Another retirement planning strategy has bitten the dust.
Social Security published new rules this week limiting what is known as do-overs.
The agency had previously put the word out informally that it intended to put an end to the policy that allowed recipients to file for Social Security, collect for a while, then change their minds, pay back the money they had already received, and then refile for higher benefits at their current age and level.
These do-overs were formulated as a way for people who took early retirement and regretted it to change their minds and go back to work.
But apparently people had been using the opportunity differently. They'd file early for Social Security, invest the money, and let it earn interest until they'd reached 70, the maximum age for increasing benefits. Then they'd pay back only what they were required -- the amount of benefits received -- refile for higher benefits and keep the interest on the original payments.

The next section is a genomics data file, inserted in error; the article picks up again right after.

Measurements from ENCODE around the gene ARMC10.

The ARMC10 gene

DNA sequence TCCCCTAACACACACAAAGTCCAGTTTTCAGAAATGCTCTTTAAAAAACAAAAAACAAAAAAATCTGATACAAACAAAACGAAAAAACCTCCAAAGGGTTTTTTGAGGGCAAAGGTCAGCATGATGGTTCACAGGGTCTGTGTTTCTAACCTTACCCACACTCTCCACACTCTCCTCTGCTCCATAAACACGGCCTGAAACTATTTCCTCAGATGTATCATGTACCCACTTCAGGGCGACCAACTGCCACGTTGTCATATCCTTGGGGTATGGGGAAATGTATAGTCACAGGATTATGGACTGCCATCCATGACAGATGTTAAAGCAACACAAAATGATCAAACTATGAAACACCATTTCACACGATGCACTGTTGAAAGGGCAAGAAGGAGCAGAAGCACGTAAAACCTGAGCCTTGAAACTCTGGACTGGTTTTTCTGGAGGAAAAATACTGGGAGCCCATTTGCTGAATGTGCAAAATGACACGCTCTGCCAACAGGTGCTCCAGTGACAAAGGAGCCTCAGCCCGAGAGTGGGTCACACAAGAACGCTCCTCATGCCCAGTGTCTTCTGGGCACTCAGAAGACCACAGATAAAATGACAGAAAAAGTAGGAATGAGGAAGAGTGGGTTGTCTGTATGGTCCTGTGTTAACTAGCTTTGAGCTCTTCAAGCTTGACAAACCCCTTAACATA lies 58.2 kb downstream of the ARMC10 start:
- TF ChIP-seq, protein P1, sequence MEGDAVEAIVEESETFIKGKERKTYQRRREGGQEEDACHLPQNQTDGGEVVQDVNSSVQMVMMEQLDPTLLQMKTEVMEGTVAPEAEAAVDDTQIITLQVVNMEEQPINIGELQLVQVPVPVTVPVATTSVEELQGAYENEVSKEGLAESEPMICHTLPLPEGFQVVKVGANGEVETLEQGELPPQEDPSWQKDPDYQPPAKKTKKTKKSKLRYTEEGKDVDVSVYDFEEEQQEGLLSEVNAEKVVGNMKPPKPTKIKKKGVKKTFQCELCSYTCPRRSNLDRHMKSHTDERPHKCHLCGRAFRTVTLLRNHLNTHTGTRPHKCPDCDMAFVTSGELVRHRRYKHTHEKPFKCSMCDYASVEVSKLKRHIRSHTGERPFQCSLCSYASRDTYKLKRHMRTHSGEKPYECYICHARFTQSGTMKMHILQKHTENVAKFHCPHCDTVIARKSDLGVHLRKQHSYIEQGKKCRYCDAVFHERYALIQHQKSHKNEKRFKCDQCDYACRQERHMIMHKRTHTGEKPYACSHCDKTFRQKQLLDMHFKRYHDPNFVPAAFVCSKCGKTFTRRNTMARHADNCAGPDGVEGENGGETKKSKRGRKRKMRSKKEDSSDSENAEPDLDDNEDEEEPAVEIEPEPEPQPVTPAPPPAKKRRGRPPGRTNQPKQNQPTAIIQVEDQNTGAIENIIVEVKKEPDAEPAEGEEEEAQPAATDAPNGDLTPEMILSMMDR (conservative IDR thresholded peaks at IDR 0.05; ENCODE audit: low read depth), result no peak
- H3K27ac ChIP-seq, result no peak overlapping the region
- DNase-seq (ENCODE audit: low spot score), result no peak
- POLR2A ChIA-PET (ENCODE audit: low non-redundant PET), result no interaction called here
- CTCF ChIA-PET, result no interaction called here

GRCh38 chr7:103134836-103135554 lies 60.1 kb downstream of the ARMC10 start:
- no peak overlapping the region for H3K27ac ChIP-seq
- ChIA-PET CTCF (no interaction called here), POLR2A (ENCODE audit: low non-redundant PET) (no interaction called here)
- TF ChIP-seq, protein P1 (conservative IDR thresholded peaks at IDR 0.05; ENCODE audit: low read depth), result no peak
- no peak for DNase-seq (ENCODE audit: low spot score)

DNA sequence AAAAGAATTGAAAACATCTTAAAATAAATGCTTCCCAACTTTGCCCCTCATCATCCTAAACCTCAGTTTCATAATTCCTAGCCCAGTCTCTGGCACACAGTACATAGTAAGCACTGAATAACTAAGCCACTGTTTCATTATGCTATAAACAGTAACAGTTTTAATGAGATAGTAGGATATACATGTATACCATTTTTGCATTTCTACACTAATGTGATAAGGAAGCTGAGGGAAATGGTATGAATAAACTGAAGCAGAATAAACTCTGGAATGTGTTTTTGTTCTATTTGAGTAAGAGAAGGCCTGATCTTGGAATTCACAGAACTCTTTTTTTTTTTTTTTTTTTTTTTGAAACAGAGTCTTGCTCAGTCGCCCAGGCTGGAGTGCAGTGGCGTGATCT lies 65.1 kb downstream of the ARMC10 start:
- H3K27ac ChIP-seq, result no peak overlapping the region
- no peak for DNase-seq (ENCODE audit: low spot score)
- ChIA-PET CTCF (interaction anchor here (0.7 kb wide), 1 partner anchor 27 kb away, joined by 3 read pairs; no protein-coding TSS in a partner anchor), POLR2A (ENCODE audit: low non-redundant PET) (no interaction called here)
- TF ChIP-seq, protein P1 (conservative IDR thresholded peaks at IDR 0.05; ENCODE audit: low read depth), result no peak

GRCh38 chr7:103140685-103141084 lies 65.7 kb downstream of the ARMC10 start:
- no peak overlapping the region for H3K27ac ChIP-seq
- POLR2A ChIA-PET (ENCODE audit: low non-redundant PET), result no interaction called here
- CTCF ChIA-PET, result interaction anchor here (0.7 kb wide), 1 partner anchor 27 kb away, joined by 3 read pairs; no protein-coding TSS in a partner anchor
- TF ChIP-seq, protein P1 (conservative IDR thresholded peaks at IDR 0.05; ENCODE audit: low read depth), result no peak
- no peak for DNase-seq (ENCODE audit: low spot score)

It was too good a deal. "The agency is changing its withdrawal policy because recent media articles have promoted the use of the current policy as a means for retired beneficiaries to acquire an 'interest-free loan,'" a statement from Social Security announcing the policy change said.
The new policy limits redos to the first 12 months after someone files for benefits, and it permits only one application withdrawal per lifetime. "The 12-month limitation period is a financial disincentive," the new rules said. "There is little to be gained by investing benefits for only 12 months."
While the new rules are effective immediately, there is a 60-day public comment period for people who see this issue differently. So if you object, speak your piece.